Ms. Lindsay is writing on the board, trying hard to keep up with John, one of her students in this ninth-grade class, who has just read aloud his plot summary for a chapter from Mildred Taylor’s Roll of Thunder, Hear My Cry. Continue reading >>
By Rachel Lotan, Emeritus Professor at Stanford’s Graduate School of Education
Academically and linguistically heterogeneous classrooms have become a prevalent phenomenon in the US and in other parts of the world. Whether they are the outcome of global immigration trends, residential living patterns, or educational reform efforts such as detracking, many classrooms today include students who have a wide range of previous academic achievement and different levels of receptive and productive proficiency in the language of instruction. Such classrooms pose considerable pedagogical challenges for teachers and administrators who aim to support the learning of all their students. Many parents worry that their children are not challenged academically or, alternatively, that the children’s learning needs are not adequately met in these contexts. Many students struggle as well. Some cannot keep up with the content or the pace; others become uninterested and feel that the school is holding them back. Continue reading >>
By Steven Reinhart, Middle School Math Teacher
After extensive planning, I presented what should have been a masterpiece lesson. I worked several examples on the overhead projector, answered every student’s question in great detail, and explained the concept so clearly that surely my students understood. The next day, however, it became obvious that the students were totally confused. In my early years of teaching, this situation happened all too often. Continue reading >>
How Student Voice Can Transform Your School
By Rebecca Coda and Rick Jetter
We say, “Student voice matters,” but are we really listening? Student voice. The phrase seems ubiquitous these days. But for all the talk about student voice at conferences and professional development meetings, the adults’ voices are still the only ones being heard in too many schools. Rebecca Coda and Rick Jetter hope to change that with Let Them Speak! In this powerful and inspiring book, you’ll learn how to find out what your students really think, feel, and need; why it’s so important for students to feel like you care about them; what to do with the feedback you get from students; and how to use student voice to improve education and school culture. What do your students have to say about grading, homework, bullying, schedules . . . life? Be willing to ask, and then Let Them Speak! Continue reading >>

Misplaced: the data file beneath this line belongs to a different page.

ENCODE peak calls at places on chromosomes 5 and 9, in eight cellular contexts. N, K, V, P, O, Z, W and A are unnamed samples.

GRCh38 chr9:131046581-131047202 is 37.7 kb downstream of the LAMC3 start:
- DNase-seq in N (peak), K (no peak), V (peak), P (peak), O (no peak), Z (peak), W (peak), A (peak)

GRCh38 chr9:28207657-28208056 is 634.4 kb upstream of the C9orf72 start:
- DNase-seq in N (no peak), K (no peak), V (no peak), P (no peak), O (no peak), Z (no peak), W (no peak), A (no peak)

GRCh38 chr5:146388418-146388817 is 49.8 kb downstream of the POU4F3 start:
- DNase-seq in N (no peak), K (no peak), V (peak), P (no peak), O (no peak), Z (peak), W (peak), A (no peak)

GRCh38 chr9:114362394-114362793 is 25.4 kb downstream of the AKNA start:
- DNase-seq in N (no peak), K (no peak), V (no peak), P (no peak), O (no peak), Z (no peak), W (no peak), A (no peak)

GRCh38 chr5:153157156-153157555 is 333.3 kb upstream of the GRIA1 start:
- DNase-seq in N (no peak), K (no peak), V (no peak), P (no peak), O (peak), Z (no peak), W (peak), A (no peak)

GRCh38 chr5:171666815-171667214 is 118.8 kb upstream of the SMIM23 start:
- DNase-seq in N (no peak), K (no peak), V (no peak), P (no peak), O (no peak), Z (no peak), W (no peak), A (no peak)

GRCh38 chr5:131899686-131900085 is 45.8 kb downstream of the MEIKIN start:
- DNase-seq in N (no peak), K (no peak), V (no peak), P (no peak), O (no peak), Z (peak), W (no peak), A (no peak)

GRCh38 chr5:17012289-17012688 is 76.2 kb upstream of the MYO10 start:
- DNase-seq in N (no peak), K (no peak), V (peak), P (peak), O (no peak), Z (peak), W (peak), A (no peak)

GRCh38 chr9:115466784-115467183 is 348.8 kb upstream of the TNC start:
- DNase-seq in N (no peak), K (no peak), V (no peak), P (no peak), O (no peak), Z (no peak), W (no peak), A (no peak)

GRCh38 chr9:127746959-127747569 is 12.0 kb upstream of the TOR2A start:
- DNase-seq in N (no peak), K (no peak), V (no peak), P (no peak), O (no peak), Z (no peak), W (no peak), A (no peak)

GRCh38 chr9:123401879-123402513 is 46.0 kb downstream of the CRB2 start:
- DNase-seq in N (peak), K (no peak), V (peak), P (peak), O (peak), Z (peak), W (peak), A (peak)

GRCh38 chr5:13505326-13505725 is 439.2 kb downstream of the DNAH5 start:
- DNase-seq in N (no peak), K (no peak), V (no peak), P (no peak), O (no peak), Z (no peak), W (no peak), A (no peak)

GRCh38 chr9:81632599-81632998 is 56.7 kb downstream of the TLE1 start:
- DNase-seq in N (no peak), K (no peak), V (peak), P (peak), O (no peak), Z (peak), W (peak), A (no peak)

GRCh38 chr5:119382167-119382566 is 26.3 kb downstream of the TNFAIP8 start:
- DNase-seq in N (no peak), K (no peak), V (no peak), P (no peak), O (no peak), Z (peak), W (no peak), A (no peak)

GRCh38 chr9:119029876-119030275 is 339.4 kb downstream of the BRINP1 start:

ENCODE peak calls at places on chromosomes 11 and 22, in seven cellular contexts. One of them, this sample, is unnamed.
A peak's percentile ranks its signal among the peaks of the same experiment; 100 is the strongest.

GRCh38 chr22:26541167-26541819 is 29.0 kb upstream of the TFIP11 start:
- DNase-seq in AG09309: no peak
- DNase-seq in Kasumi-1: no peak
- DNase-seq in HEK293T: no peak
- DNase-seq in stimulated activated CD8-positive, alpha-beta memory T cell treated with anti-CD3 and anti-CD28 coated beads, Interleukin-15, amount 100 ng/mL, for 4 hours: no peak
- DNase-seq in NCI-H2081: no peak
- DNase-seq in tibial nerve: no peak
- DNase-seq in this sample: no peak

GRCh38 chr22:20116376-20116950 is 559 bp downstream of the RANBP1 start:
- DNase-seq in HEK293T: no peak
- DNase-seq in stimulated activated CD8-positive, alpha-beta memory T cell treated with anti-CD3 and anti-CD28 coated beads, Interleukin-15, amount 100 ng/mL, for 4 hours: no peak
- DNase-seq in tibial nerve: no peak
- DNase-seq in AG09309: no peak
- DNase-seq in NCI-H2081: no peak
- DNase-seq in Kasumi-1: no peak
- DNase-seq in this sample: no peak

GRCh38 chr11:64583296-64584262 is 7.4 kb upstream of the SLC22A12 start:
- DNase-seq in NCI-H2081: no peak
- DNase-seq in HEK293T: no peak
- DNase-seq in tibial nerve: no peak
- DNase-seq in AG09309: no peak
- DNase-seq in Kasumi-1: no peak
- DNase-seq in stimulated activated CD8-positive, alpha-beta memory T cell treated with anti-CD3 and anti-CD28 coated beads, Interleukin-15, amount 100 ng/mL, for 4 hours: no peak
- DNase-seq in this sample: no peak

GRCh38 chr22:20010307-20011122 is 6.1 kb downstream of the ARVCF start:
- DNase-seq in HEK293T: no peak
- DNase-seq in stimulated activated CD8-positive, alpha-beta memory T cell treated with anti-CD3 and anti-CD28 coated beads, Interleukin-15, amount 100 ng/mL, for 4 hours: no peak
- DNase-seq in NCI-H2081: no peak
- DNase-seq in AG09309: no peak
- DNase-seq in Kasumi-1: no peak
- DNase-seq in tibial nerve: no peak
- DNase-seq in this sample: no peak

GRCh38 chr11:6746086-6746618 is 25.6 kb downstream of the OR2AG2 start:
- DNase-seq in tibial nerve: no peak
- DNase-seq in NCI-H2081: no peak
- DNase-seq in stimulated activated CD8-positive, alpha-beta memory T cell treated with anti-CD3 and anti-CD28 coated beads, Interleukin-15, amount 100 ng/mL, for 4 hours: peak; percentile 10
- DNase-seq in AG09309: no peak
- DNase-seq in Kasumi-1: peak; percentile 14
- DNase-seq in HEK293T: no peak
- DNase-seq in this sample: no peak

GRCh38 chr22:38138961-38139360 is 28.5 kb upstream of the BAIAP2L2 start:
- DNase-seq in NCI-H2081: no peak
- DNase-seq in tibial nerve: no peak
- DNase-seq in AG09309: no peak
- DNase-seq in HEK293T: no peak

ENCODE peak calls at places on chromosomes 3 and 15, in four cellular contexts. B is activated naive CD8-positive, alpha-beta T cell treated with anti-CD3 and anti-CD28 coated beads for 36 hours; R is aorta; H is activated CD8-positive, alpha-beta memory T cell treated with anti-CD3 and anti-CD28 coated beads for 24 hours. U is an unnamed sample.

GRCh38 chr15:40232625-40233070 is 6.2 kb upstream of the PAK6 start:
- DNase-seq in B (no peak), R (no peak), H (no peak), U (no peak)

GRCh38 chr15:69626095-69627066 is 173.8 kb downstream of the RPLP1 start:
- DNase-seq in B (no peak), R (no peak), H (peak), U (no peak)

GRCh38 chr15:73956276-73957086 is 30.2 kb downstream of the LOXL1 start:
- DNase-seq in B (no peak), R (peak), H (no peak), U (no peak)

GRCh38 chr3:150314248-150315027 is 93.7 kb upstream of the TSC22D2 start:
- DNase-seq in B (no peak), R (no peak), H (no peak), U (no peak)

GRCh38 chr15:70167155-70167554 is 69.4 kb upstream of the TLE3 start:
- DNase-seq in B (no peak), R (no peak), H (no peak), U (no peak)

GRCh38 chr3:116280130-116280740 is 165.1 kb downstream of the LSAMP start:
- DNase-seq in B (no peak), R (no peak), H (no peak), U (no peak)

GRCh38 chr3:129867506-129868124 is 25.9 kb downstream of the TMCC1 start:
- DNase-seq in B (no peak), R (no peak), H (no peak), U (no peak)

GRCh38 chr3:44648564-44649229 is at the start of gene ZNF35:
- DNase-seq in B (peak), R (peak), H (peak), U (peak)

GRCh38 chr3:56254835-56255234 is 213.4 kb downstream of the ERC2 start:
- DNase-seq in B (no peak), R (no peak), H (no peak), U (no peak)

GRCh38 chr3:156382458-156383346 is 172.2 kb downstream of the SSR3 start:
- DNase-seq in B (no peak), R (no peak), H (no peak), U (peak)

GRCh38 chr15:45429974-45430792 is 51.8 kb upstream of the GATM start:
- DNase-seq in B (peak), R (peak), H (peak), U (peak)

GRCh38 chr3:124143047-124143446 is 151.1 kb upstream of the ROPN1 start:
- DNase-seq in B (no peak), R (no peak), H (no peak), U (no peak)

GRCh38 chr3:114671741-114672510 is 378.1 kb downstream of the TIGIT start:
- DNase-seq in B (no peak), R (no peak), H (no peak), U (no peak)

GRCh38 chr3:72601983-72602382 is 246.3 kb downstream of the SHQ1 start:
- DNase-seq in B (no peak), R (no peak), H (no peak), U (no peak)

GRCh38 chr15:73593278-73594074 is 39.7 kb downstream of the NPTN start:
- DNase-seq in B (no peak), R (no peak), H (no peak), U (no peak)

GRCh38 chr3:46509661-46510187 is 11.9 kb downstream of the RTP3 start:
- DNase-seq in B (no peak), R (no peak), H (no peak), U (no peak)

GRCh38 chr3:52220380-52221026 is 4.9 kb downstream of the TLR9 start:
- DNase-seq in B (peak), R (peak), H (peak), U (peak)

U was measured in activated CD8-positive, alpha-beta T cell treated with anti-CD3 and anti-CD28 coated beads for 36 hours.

Strategies for the Heterogeneous Classroom
By Elizabeth Cohen & Rachel Lotan, Professors Emeritus at Stanford’s Graduate School of Education
“Children learn by talking and working together? I wish someone had shown me how to actually accomplish that in my classroom,” said a 3rd-grade teacher who tried to engage children at learning stations with limited success. Have you noticed that you learn more about concepts and ideas when you talk about them, explain them, and argue about them with others than when you listen to a lecture or read a textbook? Although many of us as adults realize that this is so, often not enough class time is spent allowing students to talk and work together. This is a book for teachers who want to know how to make this principle of learning work for students of all ages. If a teacher wants to produce active learning, then groupwork, properly designed, is a powerful tool for providing simultaneous opportunities for all class members. Continue reading >>
The free and easy way to help kids develop language skills, according to MIT research
By Jenny Anderson
The number of adult words and conversational turns were both correlated with children’s scores on standardized tests measuring their skill with language. But the relationship between adult words and test scores was fully explained by socioeconomic differences. Conversational turns, however, were linked to language scores even after accounting for income and education. High-income children with fewer conversational turns had lower language skills and brain responses, performing worse than their incomes would predict. The reverse was true of low-income kids with more conversational turns. Continue reading >>